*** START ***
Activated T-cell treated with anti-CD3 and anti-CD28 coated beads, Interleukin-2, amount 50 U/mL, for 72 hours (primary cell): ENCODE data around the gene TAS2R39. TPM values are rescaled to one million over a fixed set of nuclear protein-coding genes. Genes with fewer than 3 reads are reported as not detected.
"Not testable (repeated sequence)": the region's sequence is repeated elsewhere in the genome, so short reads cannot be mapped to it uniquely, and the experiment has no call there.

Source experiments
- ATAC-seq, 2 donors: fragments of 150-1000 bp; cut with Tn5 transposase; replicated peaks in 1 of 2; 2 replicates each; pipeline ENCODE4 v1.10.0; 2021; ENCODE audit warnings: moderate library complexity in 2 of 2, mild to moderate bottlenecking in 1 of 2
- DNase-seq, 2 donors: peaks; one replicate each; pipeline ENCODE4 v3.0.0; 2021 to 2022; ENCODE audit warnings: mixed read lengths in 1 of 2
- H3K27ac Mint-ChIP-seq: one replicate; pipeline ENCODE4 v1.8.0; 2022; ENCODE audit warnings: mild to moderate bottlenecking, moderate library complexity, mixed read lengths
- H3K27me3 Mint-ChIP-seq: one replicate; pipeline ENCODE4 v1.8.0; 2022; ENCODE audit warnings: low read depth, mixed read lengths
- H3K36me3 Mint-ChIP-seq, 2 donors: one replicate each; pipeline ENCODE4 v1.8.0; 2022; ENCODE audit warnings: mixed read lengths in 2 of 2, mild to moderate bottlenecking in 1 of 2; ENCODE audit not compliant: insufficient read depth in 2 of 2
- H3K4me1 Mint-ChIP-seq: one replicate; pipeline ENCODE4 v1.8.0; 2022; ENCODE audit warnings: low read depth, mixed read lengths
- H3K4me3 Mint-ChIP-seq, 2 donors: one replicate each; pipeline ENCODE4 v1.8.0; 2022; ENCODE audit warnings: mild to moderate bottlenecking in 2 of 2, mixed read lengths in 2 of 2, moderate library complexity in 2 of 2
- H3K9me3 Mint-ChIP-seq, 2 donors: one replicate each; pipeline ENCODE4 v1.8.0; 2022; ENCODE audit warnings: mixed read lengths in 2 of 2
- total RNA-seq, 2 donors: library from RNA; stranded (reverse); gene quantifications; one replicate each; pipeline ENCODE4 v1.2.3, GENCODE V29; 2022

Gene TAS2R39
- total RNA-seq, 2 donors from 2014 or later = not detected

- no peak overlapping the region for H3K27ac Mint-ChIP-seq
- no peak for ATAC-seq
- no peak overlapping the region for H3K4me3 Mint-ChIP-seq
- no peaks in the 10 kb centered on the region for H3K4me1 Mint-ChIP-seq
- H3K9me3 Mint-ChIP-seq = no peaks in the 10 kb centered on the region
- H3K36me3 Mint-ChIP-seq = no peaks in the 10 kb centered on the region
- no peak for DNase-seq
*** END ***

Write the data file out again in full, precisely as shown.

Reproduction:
Activated T-cell treated with anti-CD3 and anti-CD28 coated beads, Interleukin-2, amount 50 U/mL, for 72 hours (primary cell): ENCODE data around the gene TAS2R39. TPM values are rescaled to one million over a fixed set of nuclear protein-coding genes. Genes with fewer than 3 reads are reported as not detected.
"Not testable (repeated sequence)": the region's sequence is repeated elsewhere in the genome, so short reads cannot be mapped to it uniquely, and the experiment has no call there.

Source experiments
- ATAC-seq, 2 donors: fragments of 150-1000 bp; cut with Tn5 transposase; replicated peaks in 1 of 2; 2 replicates each; pipeline ENCODE4 v1.10.0; 2021; ENCODE audit warnings: moderate library complexity in 2 of 2, mild to moderate bottlenecking in 1 of 2
- DNase-seq, 2 donors: peaks; one replicate each; pipeline ENCODE4 v3.0.0; 2021 to 2022; ENCODE audit warnings: mixed read lengths in 1 of 2
- H3K27ac Mint-ChIP-seq: one replicate; pipeline ENCODE4 v1.8.0; 2022; ENCODE audit warnings: mild to moderate bottlenecking, moderate library complexity, mixed read lengths
- H3K27me3 Mint-ChIP-seq: one replicate; pipeline ENCODE4 v1.8.0; 2022; ENCODE audit warnings: low read depth, mixed read lengths
- H3K36me3 Mint-ChIP-seq, 2 donors: one replicate each; pipeline ENCODE4 v1.8.0; 2022; ENCODE audit warnings: mixed read lengths in 2 of 2, mild to moderate bottlenecking in 1 of 2; ENCODE audit not compliant: insufficient read depth in 2 of 2
- H3K4me1 Mint-ChIP-seq: one replicate; pipeline ENCODE4 v1.8.0; 2022; ENCODE audit warnings: low read depth, mixed read lengths
- H3K4me3 Mint-ChIP-seq, 2 donors: one replicate each; pipeline ENCODE4 v1.8.0; 2022; ENCODE audit warnings: mild to moderate bottlenecking in 2 of 2, mixed read lengths in 2 of 2, moderate library complexity in 2 of 2
- H3K9me3 Mint-ChIP-seq, 2 donors: one replicate each; pipeline ENCODE4 v1.8.0; 2022; ENCODE audit warnings: mixed read lengths in 2 of 2
- total RNA-seq, 2 donors: library from RNA; stranded (reverse); gene quantifications; one replicate each; pipeline ENCODE4 v1.2.3, GENCODE V29; 2022

Gene TAS2R39
- total RNA-seq, 2 donors from 2014 or later = not detected

- no peak overlapping the region for H3K27ac Mint-ChIP-seq
- no peak for ATAC-seq
- no peak overlapping the region for H3K4me3 Mint-ChIP-seq
- no peaks in the 10 kb centered on the region for H3K4me1 Mint-ChIP-seq
- H3K9me3 Mint-ChIP-seq = no peaks in the 10 kb centered on the region
- H3K36me3 Mint-ChIP-seq = no peaks in the 10 kb centered on the region
- no peak for DNase-seq